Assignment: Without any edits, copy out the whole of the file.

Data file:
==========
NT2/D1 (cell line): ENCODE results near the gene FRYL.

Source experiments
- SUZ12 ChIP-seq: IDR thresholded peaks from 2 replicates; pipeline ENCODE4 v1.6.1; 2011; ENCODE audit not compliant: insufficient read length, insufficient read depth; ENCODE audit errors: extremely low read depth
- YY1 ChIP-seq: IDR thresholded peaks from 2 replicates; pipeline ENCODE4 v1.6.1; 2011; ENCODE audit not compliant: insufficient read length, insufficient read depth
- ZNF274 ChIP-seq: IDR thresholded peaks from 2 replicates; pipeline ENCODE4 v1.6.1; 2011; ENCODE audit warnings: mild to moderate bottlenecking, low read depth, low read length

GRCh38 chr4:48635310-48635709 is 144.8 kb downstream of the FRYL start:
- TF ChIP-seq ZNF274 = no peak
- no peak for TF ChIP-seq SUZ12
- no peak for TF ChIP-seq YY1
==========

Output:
NT2/D1 (cell line): ENCODE results near the gene FRYL.

Source experiments
- SUZ12 ChIP-seq: IDR thresholded peaks from 2 replicates; pipeline ENCODE4 v1.6.1; 2011; ENCODE audit not compliant: insufficient read length, insufficient read depth; ENCODE audit errors: extremely low read depth
- YY1 ChIP-seq: IDR thresholded peaks from 2 replicates; pipeline ENCODE4 v1.6.1; 2011; ENCODE audit not compliant: insufficient read length, insufficient read depth
- ZNF274 ChIP-seq: IDR thresholded peaks from 2 replicates; pipeline ENCODE4 v1.6.1; 2011; ENCODE audit warnings: mild to moderate bottlenecking, low read depth, low read length

GRCh38 chr4:48635310-48635709 is 144.8 kb downstream of the FRYL start:
- TF ChIP-seq ZNF274 = no peak
- no peak for TF ChIP-seq SUZ12
- no peak for TF ChIP-seq YY1